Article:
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off topic global economics...

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Christopher Wright made some excellent points and is obviously a student of history from the quote attached to his email signature. Economics is extremely complicated and I love to read about it but do not pretent to understand global ecnomics enough to write a three line opinion about it on this list that is supposed to just "wrap it all up nice and simple". It is like discussing politics, it is too complicated to be worth even getting into on this list, in my opinion. Not that Christopher did, and not that others should not, do what you want...
 
 But Christopher is right, we should consider the OTHER effects of outsourcing everything, like it leaving us vulnerable if we were involved in hostile situations with major trading partners. However, trade disputes and WWII I don't get it, never heard about that. I thought it was a)  WWI war reparations and a poor economy made Germany vulnerable to fascism and b) Japan was also a militiary dictatorship with a puppet monarch and they had major imperialism on their minds, basically, they wanted that part of the world as their empire. This is super over simplified, and I should not even be bringing it up.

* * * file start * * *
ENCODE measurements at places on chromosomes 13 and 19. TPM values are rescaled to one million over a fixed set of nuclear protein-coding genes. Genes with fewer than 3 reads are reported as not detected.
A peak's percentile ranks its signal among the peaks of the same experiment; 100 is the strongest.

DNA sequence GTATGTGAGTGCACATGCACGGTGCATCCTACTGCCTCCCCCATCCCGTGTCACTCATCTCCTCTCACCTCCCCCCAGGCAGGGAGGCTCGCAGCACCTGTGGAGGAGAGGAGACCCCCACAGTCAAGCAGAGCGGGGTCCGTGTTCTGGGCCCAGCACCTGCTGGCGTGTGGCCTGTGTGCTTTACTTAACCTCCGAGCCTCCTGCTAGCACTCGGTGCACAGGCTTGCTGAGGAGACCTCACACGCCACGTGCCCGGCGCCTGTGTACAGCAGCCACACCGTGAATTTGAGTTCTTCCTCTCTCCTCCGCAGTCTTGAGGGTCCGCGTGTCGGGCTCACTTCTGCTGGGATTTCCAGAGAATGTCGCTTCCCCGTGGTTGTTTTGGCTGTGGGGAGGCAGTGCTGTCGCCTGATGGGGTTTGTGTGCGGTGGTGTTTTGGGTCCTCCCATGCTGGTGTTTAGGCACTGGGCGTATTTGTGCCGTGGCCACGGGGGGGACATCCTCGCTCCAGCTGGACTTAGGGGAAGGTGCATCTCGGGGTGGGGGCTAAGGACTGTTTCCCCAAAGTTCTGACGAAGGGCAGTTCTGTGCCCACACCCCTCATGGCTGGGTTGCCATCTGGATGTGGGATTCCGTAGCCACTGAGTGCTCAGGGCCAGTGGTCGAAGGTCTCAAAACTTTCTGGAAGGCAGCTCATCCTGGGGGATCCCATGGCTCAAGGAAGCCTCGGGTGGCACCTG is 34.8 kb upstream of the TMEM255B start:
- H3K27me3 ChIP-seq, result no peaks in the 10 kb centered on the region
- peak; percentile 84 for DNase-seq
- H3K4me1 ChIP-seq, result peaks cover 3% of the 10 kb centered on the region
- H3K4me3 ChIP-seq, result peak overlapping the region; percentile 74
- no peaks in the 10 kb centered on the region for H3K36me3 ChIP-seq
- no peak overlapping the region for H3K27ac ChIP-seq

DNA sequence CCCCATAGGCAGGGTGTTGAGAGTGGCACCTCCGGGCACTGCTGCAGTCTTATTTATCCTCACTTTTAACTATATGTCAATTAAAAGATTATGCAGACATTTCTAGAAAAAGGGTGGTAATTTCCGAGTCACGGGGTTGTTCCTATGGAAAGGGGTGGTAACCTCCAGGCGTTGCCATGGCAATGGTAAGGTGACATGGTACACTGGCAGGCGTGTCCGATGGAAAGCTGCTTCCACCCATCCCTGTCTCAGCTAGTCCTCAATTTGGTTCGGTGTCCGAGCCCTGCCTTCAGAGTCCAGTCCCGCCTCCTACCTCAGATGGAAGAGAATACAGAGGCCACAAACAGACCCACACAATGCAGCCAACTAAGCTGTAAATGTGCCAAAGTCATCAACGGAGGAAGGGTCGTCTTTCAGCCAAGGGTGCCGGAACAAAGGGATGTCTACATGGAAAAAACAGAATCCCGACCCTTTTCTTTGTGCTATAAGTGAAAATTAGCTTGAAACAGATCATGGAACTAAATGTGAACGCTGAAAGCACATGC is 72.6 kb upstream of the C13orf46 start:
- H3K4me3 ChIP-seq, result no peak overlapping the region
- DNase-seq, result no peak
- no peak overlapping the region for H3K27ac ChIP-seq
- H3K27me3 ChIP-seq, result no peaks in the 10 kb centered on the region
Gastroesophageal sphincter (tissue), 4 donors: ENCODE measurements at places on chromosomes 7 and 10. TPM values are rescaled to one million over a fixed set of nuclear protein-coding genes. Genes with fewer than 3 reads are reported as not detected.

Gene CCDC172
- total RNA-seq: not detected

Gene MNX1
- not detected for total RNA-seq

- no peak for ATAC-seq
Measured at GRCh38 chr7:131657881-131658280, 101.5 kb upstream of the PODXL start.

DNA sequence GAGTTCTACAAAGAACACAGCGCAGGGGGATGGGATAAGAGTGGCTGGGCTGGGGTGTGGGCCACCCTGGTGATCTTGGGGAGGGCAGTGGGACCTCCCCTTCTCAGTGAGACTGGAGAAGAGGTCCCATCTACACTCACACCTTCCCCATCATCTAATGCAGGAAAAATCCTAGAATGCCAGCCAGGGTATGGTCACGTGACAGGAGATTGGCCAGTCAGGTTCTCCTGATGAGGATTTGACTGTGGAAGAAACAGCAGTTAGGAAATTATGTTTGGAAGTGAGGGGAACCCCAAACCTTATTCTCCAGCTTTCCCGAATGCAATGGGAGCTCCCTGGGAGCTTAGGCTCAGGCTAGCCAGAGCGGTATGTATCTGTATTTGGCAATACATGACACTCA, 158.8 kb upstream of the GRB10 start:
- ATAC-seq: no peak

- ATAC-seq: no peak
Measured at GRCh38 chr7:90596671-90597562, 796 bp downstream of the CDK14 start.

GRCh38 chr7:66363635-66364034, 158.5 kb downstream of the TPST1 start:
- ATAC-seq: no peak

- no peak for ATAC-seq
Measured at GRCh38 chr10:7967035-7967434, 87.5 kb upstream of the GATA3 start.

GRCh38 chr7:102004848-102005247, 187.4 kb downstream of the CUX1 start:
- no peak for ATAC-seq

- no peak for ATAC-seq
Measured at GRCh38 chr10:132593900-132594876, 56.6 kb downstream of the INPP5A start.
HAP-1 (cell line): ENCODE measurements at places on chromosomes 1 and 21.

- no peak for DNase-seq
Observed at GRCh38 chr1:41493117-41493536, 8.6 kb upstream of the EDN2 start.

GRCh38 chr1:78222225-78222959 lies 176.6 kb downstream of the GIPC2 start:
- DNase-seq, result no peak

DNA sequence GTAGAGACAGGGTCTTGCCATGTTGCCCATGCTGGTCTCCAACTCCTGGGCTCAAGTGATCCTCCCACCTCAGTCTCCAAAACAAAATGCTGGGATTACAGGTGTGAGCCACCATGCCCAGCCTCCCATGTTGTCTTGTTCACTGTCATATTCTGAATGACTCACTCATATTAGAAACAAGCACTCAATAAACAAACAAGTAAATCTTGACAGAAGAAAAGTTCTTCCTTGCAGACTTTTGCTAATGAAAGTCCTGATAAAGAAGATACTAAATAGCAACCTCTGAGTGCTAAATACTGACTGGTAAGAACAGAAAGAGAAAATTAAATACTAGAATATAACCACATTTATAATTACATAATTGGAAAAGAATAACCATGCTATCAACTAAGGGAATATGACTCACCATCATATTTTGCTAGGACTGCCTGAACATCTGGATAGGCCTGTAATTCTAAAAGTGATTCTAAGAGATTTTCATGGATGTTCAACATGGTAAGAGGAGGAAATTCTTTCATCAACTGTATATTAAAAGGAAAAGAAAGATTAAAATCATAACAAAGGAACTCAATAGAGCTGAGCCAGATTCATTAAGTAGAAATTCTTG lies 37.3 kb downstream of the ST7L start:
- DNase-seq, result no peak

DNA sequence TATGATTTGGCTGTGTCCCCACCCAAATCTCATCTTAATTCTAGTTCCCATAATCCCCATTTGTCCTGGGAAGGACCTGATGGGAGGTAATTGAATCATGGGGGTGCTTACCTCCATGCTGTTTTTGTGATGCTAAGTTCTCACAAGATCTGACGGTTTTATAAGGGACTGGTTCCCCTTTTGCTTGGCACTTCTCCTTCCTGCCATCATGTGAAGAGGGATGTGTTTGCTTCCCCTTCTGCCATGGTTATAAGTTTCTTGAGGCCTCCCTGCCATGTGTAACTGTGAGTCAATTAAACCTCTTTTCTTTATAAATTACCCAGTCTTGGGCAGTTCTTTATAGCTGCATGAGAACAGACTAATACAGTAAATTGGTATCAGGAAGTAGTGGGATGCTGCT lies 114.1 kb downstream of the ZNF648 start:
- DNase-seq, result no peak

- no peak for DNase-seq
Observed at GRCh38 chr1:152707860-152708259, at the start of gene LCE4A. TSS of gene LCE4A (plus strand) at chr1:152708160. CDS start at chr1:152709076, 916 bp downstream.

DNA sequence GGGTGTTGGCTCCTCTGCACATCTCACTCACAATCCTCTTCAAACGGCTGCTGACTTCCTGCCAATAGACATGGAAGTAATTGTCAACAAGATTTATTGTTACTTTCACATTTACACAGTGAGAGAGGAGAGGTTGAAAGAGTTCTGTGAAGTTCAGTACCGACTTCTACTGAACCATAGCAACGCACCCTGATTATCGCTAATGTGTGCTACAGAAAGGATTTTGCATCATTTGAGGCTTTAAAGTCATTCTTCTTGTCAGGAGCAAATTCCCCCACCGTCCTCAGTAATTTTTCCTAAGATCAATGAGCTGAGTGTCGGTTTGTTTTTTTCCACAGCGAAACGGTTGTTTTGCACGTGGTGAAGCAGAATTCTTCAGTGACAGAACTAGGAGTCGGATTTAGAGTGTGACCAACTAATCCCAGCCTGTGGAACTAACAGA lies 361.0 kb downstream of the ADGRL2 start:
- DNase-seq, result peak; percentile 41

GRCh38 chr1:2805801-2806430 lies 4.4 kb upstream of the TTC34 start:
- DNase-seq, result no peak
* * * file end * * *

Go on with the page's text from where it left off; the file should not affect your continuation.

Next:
We won WWII , from what I got from History Channel and my REQUIRED liberal arts history classes, by outmanufacturing both Japan and Germany, and bombing their manufacturing facilities, and having a pretty good war plan and militiary machine in the first place. War is still waged with fuel and steel, but how much more important would "that computer part" be if many of our components are manufactured overseas? Kinda scary...
 
Guess I should keep this off list... Sorry. But do you do think this is an issue not affecting us, and like the weather or tides we just have to accept it? Remember when the price of steel shot way up and cement was in a large shortage??? That did not effect anyone on this list as an engineer in any way?? We were doing proposals for steel and concrete systems for cost comparisons at my old company.
 
Lastly, not too long ago I saw a show on Discovery or TLC about the world's largest bucket crane digger (or whatever technical name it is really), that was built in my home state of Wisconsin at a cost of $10M+ and took a couple years. They sent it in parts to be assembled over months time on site in a iron ore mine in Minnesota. The mining operator said it was worth the cost because the recent increases in steel prices have made domestic ore even more valuable. I did not even realize much mining for ore was going on here, I thought at this point structural shapes among other things were mostly recycled steel. I do not know whether they are exporting the ore or processing it here.
 
And I am too lazy to research it myself... :)
 
Andrew